Kevin Ashman was appointed Music Director as from September 2016. He was interviewed by Eileen Leahy of The Times of Tunbridge Wells in June 2017 just prior to the Society's summer concert.
Just prior to Adrian Pitts' leaving PWCS in 2015 he was interviewed by Eileen Leahy of The Times of Tunbridge Wells
Text of an article that appeared in the Kent Messenger by James Walker in the autumn of 2014
Birthday buzz surrounds Group’s festive concert
The music started 35 years ago and it has not stopped since. Paddock Wood Choral Society is preparing to celebrate
its anniversary and anticipation is building ahead of next week’s Christmas concert. The mixed choir, which has
about 65 members, formed in January 1980 and a lot has changed since. It started off performing a variety of
requiems, something it still does, although some pop music has also been introduced. Music director Adrian Pitts,
who has held his post for nearly 10 years, said: “Our motto is to provide high quality music for good people. “We are an inclusive, happy and friendly choir who don’t hold auditions. It’s a pleasure to be with them. “The fact that it’s still going in these times is great as a lot of music groups do fold.” Mr Pitts, who is also assistant head teacher at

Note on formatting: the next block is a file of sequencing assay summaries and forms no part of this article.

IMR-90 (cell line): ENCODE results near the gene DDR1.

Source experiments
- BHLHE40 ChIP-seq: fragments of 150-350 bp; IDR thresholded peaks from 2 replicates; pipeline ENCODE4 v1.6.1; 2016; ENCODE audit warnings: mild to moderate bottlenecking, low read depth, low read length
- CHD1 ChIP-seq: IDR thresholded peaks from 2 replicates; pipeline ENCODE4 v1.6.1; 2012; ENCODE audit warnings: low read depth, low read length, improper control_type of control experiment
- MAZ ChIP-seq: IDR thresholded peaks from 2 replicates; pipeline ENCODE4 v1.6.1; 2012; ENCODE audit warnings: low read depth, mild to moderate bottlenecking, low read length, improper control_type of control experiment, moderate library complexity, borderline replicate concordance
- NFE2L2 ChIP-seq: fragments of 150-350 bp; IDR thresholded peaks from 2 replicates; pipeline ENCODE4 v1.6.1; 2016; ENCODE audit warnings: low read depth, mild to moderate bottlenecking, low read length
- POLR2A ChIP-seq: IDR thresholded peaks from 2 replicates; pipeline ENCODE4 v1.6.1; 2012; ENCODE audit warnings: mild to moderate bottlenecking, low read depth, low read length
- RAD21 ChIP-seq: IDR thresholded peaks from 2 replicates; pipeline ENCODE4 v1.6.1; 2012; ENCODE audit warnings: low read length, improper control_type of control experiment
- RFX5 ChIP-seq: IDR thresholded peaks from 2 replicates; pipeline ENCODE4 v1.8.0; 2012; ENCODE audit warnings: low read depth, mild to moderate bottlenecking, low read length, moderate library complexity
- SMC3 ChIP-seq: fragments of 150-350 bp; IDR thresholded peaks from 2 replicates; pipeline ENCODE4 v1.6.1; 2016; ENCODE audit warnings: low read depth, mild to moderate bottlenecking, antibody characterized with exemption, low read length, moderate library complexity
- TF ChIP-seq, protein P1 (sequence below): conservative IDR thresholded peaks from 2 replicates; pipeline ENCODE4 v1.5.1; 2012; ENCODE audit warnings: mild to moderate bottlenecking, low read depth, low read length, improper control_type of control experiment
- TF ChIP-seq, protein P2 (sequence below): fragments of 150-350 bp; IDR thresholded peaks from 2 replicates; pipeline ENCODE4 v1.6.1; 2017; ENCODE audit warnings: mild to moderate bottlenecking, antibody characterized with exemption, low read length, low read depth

Tonbridge Grammar School, is the choir’s fourth music director.
Founder Graham Dibbens was the first. He was the music master at Mascalls School in Paddock Wood, and set up
the group as an adult education class in 1979. It was held in the evenings and attracted between 20 and 30 people
before going on to become an independent choral society. Tony Starr took over the reins after Mr Dibbens and his
tenure was followed by Gareth Stubberfield. The society performs three concerts a year and these are usually hosted by St Andrew’s Church in Maidstone Road, Paddock Wood, on a Saturday evening. Rehearsals take place on Tuesday evenings during school term time between 7.45pm and 9.30pm in the Wallis Room at St Andrew’s Church.
Founding members Sheila Miller and Jill Marshall have worked with all four choirmasters. Mrs Marshall still sings with the group and will be performing at this year’s Christmas concert. She said: “It’s a lot of fun and I have a lot of good Memories. “In the 1980s we would visit the Royal Albert Hall and sing with 2,000 voices, a tradition we did for about six years. “That was a lot of fun.” Mrs Miller left the choir two years ago because she felt her voice was no longer up to the job but she still visits all the group’s shows. She still sings with the Hospice in the Weald choir. She said: “I have a lot of good memories from the group, which has changed a lot. “I remember when it first started, during rehearsals I would pull faces at Jill to put her off her lines.